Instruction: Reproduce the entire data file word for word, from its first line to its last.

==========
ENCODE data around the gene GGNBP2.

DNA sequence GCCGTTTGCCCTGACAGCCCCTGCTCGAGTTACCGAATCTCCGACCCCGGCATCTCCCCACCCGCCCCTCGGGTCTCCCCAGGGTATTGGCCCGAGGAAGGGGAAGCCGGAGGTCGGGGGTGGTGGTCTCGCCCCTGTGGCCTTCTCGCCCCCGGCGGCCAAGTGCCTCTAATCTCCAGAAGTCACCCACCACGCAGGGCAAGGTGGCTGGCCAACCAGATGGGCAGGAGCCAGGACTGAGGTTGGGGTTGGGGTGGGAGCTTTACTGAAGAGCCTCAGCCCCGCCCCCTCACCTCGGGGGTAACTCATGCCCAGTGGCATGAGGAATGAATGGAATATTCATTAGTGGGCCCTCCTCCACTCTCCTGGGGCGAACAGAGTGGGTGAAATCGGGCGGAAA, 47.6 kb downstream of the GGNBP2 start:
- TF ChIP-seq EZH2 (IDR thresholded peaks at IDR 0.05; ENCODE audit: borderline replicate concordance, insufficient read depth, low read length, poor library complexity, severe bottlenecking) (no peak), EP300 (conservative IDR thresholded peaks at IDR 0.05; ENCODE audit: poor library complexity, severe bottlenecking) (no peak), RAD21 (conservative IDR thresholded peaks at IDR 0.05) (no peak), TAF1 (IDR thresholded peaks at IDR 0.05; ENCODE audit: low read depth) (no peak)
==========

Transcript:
ENCODE data around the gene GGNBP2.

DNA sequence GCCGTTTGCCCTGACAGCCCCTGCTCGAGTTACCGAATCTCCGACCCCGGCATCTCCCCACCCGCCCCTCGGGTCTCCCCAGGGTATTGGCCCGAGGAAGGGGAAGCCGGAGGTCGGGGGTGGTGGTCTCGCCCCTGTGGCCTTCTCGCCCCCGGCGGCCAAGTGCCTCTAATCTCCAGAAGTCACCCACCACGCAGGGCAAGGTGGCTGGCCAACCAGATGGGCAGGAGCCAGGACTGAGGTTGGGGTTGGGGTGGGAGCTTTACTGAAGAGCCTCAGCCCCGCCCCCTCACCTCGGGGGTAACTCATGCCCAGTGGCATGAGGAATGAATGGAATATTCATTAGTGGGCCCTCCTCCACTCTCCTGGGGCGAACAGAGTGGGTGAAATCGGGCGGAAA, 47.6 kb downstream of the GGNBP2 start:
- TF ChIP-seq EZH2 (IDR thresholded peaks at IDR 0.05; ENCODE audit: borderline replicate concordance, insufficient read depth, low read length, poor library complexity, severe bottlenecking) (no peak), EP300 (conservative IDR thresholded peaks at IDR 0.05; ENCODE audit: poor library complexity, severe bottlenecking) (no peak), RAD21 (conservative IDR thresholded peaks at IDR 0.05) (no peak), TAF1 (IDR thresholded peaks at IDR 0.05; ENCODE audit: low read depth) (no peak)